Will I get a ticket refund for events cancelled due to coronavirus?
PUBLISHED: 06:30 08 April 2020 | UPDATED: 16:20 08 April 2020
Festivals, concerts, theatre shows and outdoor events across Norfolk have been hit by coronavirus, leaving venues and promoters reeling and ticket-holders seeking refunds.
The government has banned mass gatherings in the UK for the foreseeable future - effectively cancelling all large-scale events.
High profile local casualties include flagship arts festival the Norfolk and Norwich Festival, which attracts more than 85,00 people each year and had been due to take place from May 8 to 24, and gigs by Noel Gallagher’s High Flying Birds, Will Young and Madness at Thetford Forest in June.
With hundreds of thousands of people affected, where does the law stand on refunds on the cost of tickets?
Am I entitled to a full refund?
If you bought tickets for a cancelled event from an official seller, you should get a refund. Many are reimbursing ticket-holders automatically. However this will probably be for the face value, with extra costs such as postage or booking fees unlikely to be reimbursed. Those who purchased a ticket from other sellers may not get a refund.
A Citizens Advice spokesman said: “If you bought your ticket from a ticket-reselling website, refunds will depend on the site’s terms and conditions. If you bought from a private seller then it is unlikely you will be able to recover your money.”
Some sites, like Viagogo, have already said customers will get a full refund in the event of a cancellation. Viagogo said customers will be contacted and can choose between a full refund or a 125% voucher credit to use on the site. If an event has been postponed, buyers and sellers will be contacted with more information about the next steps.
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Can I make a donation instead of receiving a refund?
Many local venues are charities and rely heavily on ticket sales. Refunds could have serious financial implications so some are asking ticket holders to use the refund as a donation instead. Sheringham Little Theatre has had to postpone its five-play 60th anniversary summer season until 2021.
Theatre director Debbie Thompson said: “We have been offering those people who have already booked for cancelled events the chance to have a refund, credits or the chance to make a donation to the theatre – and most have made donations.”
Do I have to accept a credit note?
Some events are offering ticket-holders the option of future credit rather than refunds, but there is no obligation to accept this. The Norfolk and Norwich Festival is offering to add credit to ticket holders’ accounts for future use, though people can also get a full refund or can donate.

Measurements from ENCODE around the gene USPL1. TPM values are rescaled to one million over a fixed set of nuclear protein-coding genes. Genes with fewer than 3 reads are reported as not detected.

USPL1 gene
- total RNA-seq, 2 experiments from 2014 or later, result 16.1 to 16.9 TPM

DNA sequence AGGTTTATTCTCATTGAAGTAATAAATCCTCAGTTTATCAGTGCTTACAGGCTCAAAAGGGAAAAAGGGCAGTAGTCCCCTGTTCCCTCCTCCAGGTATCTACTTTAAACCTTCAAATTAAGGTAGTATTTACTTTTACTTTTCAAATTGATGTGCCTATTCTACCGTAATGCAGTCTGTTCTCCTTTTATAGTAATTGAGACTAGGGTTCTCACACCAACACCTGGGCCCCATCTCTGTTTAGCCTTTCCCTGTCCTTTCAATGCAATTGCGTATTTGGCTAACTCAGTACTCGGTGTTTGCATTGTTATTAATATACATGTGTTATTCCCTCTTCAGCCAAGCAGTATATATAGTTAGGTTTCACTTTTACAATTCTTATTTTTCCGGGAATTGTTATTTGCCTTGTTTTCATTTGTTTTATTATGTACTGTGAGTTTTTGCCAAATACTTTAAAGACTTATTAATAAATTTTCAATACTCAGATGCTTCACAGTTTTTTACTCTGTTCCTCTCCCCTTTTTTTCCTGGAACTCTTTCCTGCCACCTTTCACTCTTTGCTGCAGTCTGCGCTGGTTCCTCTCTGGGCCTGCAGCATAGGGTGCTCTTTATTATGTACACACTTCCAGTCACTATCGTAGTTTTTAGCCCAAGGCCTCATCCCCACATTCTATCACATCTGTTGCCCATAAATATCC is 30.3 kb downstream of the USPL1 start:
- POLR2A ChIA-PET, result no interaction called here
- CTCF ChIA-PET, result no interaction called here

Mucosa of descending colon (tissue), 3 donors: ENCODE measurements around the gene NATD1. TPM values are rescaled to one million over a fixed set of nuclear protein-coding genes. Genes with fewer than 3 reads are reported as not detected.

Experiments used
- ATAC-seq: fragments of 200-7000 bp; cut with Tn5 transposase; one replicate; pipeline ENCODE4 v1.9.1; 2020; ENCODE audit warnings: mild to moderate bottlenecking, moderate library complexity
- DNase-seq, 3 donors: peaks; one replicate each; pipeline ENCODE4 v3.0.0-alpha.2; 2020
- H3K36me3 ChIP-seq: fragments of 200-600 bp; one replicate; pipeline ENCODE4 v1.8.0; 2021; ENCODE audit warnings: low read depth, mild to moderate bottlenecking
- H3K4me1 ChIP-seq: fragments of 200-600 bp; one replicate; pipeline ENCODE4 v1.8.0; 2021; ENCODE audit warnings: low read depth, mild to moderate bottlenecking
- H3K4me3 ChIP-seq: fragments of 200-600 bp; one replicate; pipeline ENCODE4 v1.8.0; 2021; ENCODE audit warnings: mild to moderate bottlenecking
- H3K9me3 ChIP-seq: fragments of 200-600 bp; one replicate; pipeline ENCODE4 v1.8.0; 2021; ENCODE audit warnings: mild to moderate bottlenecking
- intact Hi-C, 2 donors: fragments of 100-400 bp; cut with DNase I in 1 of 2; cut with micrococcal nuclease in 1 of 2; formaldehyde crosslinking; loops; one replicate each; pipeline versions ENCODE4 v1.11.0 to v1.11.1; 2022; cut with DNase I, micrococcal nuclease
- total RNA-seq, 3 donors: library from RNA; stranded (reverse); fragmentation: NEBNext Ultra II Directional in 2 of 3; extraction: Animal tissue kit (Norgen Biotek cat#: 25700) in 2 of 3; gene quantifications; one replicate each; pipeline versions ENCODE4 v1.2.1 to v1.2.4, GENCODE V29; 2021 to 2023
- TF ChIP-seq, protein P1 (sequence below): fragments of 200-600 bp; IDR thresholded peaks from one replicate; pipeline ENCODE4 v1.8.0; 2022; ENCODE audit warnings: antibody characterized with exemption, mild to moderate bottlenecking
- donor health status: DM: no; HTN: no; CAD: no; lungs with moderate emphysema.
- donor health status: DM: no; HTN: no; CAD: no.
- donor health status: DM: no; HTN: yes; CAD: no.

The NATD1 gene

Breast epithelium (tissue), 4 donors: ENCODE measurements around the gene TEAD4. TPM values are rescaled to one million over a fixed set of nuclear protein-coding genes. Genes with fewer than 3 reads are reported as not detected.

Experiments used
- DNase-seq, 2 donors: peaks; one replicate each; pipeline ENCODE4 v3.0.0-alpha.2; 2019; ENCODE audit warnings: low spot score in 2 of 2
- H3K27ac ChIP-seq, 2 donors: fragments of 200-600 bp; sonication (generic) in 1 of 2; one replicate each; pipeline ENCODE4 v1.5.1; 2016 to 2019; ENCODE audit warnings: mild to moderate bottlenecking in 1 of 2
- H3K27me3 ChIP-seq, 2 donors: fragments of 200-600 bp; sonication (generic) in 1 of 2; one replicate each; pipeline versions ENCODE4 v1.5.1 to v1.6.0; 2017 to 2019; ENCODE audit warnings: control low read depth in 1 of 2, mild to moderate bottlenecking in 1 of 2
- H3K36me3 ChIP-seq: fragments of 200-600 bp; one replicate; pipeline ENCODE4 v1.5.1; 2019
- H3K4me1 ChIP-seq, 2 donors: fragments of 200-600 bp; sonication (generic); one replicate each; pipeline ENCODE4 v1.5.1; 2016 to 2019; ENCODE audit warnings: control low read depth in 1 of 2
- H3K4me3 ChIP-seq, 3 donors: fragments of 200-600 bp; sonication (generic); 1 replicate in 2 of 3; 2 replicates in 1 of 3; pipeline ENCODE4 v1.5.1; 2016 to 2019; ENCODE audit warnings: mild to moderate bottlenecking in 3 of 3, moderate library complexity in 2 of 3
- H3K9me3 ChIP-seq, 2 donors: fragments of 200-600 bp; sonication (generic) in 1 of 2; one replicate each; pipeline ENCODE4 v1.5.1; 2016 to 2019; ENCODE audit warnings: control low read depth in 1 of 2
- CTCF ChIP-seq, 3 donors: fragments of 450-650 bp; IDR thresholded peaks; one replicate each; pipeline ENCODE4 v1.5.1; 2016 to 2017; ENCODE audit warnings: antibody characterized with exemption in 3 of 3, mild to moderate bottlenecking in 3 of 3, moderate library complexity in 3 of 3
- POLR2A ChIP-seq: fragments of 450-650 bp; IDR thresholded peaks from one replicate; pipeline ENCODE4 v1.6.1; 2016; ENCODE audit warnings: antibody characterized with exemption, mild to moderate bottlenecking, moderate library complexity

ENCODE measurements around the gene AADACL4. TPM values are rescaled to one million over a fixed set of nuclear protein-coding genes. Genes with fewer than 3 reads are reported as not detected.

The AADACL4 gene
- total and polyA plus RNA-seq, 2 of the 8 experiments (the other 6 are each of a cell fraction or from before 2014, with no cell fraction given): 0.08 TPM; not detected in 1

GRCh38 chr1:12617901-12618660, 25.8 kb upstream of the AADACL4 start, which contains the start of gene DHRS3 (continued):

Daniel Brine, artistic director and chief executive, said: “We’ve been overwhelmed with the generosity of festival goers. Like everyone, we’ve faced a difficult time over the last few weeks and have been trying to ensure we do our part to support artists and the sector.
“Nearly half of bookers have donated some or all of their ticket purchases to the festival which will mean we, and the artists, communities and arts workers we support, will be in a much more stable position when we come out of this crisis.”
What if I don’t know if an event will be rescheduled?
Understandably many venues and promoters are currently scrambling to rearrange postponed events wherever possible. Norwich Theatre Royal has said they are working “relentlessly” to reschedule shows.
Stephen Crocker, chief executive, said about 85pc of bookers for cancelled performances were usually happy to transfer to new dates, but where it was not possible customers would be offered credit, a refund or the choice to donate part or all of the ticket value. If an event is moved and you cannot make the rearranged date, you should be entitled to your money back.
What if I don’t want to go in future?
If you decide against going to an event that goes ahead on its advertised date once the current ban is lifted because you remain worried about coronavirus, there’s little chance of getting your money back. Ticket holders who change their mind about going have no legal right to a refund. The only possible exception is if you have some form of insurance with your ticket.
MORE: 19 online events running in Norfolk during the coronavirus lockdown
Can I claim the cost of incidental expenses like hotels and train tickets for an event cancelled due to coronavirus?
Unless the ticket you purchased included travel and accommodation as part of a complete package, you cannot generally claim these expenses. You may be able to find a solution separately, with the accommodation or transport provider, though.
Someone has contacted me offering to help me get a refund. Is it a scam?
Possibly, so beware. Citizens Advice said scammers were trying to take advantage of coronavirus cancellations. A spokesman warned: “If your event is cancelled and people or companies offer their services to try to recover money on your behalf, make sure that you’re looking out for the signs of a potential scam.”
For more information go to www.citizensadvice.org.uk and search for “check if something might be a scam”.
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